Many factors can influence the HbA1c in a child with DM, for instance, the patient’s age, duration of illness, access to healthcare resources, relationship between family members, and social-economic status of his/her family (17, 18). Recent large-scale population-based cohorts in children with DM showed that the average HbA1c concentration is higher than the <7.5% cut-off in nearly all high-income countries (19). Meanwhile, studies on HbA1c concentrations in children and adolescents are sparse in middle- and low-income countries where patients have less access to healthcare resources and are thus at a higher risk of poor glycemic control (20). Therefore, in the current study, we analyzed patient records of children with DM in two children’s hospitals in east China and conducted a systematic review to analyze the concentrations of HbA1c among children and adolescents using data from previous publications.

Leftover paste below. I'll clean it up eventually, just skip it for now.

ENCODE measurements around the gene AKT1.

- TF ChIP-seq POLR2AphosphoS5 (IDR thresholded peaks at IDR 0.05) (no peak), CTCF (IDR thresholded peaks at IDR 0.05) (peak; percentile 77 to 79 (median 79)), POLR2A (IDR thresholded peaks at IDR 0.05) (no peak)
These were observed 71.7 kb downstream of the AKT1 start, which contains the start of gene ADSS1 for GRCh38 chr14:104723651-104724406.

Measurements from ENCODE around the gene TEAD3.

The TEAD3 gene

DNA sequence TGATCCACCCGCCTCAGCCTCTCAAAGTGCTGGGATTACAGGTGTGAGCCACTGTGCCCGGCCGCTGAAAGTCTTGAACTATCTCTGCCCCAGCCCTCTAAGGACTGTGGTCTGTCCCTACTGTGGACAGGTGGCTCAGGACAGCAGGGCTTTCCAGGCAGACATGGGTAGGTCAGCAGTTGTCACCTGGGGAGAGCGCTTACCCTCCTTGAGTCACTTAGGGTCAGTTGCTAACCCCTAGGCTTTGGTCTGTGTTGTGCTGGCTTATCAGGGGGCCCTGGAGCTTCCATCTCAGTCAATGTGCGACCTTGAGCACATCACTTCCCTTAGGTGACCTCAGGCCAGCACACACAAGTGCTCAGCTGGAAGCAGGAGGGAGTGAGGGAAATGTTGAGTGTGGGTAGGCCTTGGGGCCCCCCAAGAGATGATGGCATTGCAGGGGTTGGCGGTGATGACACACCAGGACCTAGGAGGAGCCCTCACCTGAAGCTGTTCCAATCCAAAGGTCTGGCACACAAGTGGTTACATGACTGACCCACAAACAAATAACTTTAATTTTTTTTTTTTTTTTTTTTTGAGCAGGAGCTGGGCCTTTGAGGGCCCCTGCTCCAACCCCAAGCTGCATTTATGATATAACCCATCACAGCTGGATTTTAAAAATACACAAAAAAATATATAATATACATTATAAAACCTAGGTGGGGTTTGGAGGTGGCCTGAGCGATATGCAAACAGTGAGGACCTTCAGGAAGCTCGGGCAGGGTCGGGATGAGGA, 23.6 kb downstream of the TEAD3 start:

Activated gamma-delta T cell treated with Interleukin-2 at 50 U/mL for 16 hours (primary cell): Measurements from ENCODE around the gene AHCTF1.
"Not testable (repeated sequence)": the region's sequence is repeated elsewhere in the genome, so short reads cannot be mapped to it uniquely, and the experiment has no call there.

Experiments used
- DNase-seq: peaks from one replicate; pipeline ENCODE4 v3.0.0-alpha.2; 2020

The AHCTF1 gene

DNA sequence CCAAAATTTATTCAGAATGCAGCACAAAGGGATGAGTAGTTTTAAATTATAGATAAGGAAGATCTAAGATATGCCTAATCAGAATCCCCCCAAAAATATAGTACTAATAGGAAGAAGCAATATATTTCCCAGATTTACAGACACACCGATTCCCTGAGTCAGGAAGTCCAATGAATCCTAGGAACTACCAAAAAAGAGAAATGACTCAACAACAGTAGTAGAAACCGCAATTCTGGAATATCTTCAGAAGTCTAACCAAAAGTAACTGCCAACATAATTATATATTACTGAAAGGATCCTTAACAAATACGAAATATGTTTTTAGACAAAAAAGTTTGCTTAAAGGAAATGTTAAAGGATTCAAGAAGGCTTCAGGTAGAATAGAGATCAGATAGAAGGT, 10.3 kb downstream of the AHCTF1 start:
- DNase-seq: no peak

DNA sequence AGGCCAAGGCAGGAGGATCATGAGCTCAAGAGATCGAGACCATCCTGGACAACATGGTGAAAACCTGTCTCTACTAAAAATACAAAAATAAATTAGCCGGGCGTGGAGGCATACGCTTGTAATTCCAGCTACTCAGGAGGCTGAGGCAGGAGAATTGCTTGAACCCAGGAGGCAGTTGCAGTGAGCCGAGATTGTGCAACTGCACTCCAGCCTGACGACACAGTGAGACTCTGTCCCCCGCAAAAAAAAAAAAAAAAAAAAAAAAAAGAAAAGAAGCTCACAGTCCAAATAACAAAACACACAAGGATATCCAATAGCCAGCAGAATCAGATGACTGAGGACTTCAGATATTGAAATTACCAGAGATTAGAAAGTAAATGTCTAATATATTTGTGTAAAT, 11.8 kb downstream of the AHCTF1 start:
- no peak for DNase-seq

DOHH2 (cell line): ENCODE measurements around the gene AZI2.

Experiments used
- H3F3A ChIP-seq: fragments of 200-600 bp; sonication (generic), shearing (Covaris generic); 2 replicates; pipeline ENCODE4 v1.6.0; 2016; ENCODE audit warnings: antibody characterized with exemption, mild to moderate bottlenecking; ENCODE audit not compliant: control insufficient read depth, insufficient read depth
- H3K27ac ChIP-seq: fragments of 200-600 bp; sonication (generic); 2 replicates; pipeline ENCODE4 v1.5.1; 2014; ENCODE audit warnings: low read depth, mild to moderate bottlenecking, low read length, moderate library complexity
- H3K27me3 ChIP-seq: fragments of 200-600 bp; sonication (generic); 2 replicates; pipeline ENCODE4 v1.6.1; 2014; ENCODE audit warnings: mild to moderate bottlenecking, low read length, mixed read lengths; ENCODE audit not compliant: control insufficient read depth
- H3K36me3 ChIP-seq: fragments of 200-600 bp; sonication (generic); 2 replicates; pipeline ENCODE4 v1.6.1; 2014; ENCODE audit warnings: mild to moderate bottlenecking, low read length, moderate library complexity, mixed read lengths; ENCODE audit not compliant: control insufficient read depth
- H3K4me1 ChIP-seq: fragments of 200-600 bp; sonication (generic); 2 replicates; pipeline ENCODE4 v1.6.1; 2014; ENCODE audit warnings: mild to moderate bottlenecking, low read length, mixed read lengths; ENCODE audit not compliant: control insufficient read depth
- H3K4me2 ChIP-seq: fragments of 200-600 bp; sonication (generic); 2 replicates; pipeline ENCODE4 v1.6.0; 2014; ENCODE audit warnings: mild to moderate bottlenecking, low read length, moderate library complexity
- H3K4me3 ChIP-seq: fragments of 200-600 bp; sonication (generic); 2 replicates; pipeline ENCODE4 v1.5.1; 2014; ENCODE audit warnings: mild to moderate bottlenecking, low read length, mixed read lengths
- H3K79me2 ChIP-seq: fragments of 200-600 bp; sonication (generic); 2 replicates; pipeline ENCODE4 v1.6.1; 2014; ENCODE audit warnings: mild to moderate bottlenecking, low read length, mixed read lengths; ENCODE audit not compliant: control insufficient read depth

Patients and Methods


Patients included in the current study were children with DM in two hospitals (Children’s Hospital of Fudan University in Shanghai and Children’s Hospital of Soochow University in Suzhou). Both hospitals are tertiary pediatric hospitals in east China. The gross domestic product (GDP) per capita in 2010–2019 for Shanghai and Suzhou were $11,230–22,800 and $21,450–26,000, respectively (21, 22). All patients from the two hospitals with a diagnosis of DM in their electronic health records were included for retrospective chart review. The DM diagnosis and classification were confirmed according to the 2010 ADA criteria (23). We extracted data of each patient’s hospital visit for statistical analysis, including demographics (patient’s date of birth, sex, household registration address); date of hospital visit; duration of illness; type of diabetes; HbA1c concentrations (>1 year after diagnosis); and hospital visit owing to diabetic ketoacidosis. Patients were grouped as residents and migrants based on whether their household registration address and the hospital were in the same city. Patients aged 0–18 years at the time of DM diagnosis were included. Data included in the current study were collected from January 2010 to September 2020. We report our patients as recommended by STROBE (24).

Systematic Review